Paige Schilt

I Want Free Stuff

Filed By Paige Schilt | July 01, 2009 5:30 PM | comments

Filed in: Living, Living, The Movement
Tags: feminism, free stuff, giveaways, LGBT marketing, marketing

Last week I attended a six-year-old's birthday party. After pizza and ice cream and cake, the kids were working off their sugar highs by running and wrestling and generally acting like maniacs. The parents were huddled around the booze.

One of the dads in attendance, a straight male Internet entrepreneur, was extolling the latest marketing trend: apparently, companies are giving loads of free stuff to so-called "mommy bloggers" and "daddy bloggers." This guy has gotten everything from an iPod to a Diaper Genie, just for a mention on his parenting site.

"Paige is a mommy blogger," said an incredibly-supportive-straight-mom-who-reads-my-blog.

Suddenly, everyone at the table turned to look at me.

I know, right? Where's my free stuff?

Thus far, the only swag I've gotten for being a mommy blogger is the pink soap that Bil and Jerame gave me at Christmas. (For the record, it was excellent. I used it to bathe my son and it did not dry out his skin or give him a rash.)

I decided to do a little research of my own, and I came across DigitalMom, a report published by social networking site CafeMom and the marketing firm Razorfish. There I learned that "today's mom" is "way beyond programming the VCR, checking answering machine messages, and emailing."

Wow. You know what? We can also detect condescension.

Although DigitalMom's market research found that the "socially networked mom" is increasingly likely to base purchasing decisions on word of mouth from "people like me" (quotation marks in the original), I personally don't click on those Facebook ads that tout "one mom's" triumph over belly fat. I just feel annoyed.

Still, my dip into market research did confirm that Mommy blog marketing is a real and thriving phenomenon. But it didn't totally explain why I am missing out on the mommy swag.

Is it because I've been known to rail against the commodification of queer culture? Hey, I'm not above endorsing a product I really like--check out this recent post about How Motherhood Earned Me a Free Sex Toy.

Or am I missing out because it's still taboo to talk about childhood and homosexuality or gender variation in the same breath?

Perhaps the marketing experts who tout gay people as trendsetters just aren't talking to the marketing experts who promote "Word of Mom?" By my reckoning, queer parents should be the ultimate trendsetters: chic yet down-to-earth, exotic with a populist twist.

In case any forward-thinking marketing professionals would like to tap into this goldmine, here's a partial list of free stuff I would be happy to receive:

  1. A mini-DV camera, preferably Sony or Canon. (When I'm not documenting rallies and marches and queer performance happenings, I promise to upload beaucoup cute clips of my gayby saying the darndest things.)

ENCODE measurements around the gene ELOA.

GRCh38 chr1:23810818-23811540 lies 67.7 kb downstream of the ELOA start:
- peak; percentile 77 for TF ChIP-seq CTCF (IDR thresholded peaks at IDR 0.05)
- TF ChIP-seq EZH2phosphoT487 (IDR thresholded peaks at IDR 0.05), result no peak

2. Pride t-shirts in a child's size 6.
  3. Books and movies about parenting to review.
  4. Books and movies not about parenting to review.
  5. A stylish fanny-pack (for hands-free parenting at the aforementioned marches, rallies, and queer performance happenings).
  6. Wigs. I really love wigs.
  7. A Coleman camping stove. Every lesbian family needs one.
  8. Boxes of home-delivered organic veggies. I will be happy to exploit-the-stereotypes-of-my-people-as-granola-eaters as long as you send me some fresh berries.

Don't you want me to be your poster mom?

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David Castillo David Castillo | July 1, 2009 10:01 PM

You sound like the coolest mom. Where's the swag for just general coolness?

I love this.

Maybe Dana or Sara can give you the hook-up? If there is a market for free stuff queer mommies, they'd know about it.

Good thing you asked for books and movies, though. We're a high-brow site, and that seems to be most of the swag we get to review.

I tend to get a lot of offers from publicists, but they are clearly not even scanning my blog before sending me their boilerplate messages. The condescension ("Like your readers, most of today's moms are stylish trendsetters..." etc.) is obvious.

Fact is, most of their products aren't of interest to me--beauty or cleaning products that I wouldn't use and have no interest in recommending. (If they want to alert my readers, they can always buy an ad.)

There's also a fine line between receiving a modestly-priced item for an honest review and being a shill for the company. Personally, I'd rather they just buy an ad rather than assume I'll use my time to give them free publicity. (I suppose you could go a ways getting free stuff and not writing about it, but I suspect that well would dry up rather soon.)

One resource for Mommy blogger products, however, is Mom Central, which has a number of opportunities to receive products from the publicists/companies they work with. Decide for yourself whether to do them as paid reviews (MC pays for some, though not all reviews, or offers coupons and such) or waive the fee. (Some ad networks require that you don't do any paid reviews.)

For most LGBT-related stuff, I've found it's a lot of digging around and keeping my eyes peeled. No special secrets there, I'm afraid.

We get a ton of offers daily - most of which we pass up since, as Dana points out, they're just not relevant. Some I take them up on just because they sound fun - like the taste test party we had for pre-prepared meals.

I think I'll approach this more as an online performance project, rather than an earnest attempt to get free stuff. I wonder how many mommy marketing circles will allow me to join in the name of my personal blog, How to Bring Your Kids Up Queer? I tend to write about raising kids with queer and feminist values, and I'm curious how accommodating the big tent of "diverse moms" really is.